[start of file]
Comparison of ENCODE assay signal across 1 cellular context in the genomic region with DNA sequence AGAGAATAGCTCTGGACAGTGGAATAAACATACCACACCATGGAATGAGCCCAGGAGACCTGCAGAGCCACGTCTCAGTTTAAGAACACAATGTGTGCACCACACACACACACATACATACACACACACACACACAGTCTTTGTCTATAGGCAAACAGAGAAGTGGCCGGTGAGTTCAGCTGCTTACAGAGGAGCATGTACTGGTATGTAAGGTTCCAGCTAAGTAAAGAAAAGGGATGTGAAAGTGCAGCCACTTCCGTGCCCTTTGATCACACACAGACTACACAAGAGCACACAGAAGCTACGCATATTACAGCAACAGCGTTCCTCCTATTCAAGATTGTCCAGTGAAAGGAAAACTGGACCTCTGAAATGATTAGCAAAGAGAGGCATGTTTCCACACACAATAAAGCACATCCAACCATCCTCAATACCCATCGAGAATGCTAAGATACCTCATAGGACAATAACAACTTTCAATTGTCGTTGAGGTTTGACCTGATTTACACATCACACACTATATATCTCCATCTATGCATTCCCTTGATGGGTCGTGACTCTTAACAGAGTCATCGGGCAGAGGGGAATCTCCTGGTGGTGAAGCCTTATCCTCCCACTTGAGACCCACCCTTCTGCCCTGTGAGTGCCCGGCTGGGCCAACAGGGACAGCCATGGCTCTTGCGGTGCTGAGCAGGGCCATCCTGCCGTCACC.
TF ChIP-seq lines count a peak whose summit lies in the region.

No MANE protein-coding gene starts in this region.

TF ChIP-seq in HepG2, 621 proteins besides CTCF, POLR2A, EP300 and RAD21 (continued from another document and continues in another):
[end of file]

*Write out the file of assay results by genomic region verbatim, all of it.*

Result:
Comparison of ENCODE assay signal across 1 cellular context in the genomic region with DNA sequence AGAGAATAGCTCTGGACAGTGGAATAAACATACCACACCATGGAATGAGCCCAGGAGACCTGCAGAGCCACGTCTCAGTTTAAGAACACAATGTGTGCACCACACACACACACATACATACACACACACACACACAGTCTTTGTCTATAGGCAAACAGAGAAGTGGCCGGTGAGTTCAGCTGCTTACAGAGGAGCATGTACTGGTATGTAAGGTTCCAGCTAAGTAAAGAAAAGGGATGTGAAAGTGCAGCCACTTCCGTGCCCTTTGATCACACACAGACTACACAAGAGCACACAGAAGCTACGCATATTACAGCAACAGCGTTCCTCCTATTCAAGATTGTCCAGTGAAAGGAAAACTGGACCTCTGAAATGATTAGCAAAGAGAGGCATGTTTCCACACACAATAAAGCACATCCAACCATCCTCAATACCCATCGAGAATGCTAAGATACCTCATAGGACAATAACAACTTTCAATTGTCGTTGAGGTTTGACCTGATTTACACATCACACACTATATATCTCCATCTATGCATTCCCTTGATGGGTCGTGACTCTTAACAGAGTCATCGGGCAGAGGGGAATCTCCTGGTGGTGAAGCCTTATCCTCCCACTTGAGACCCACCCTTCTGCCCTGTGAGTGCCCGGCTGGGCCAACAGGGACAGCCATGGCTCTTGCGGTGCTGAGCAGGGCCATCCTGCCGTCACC.
TF ChIP-seq lines count a peak whose summit lies in the region.

No MANE protein-coding gene starts in this region.

TF ChIP-seq in HepG2, 621 proteins besides CTCF, POLR2A, EP300 and RAD21 (continued from another document and continues in another):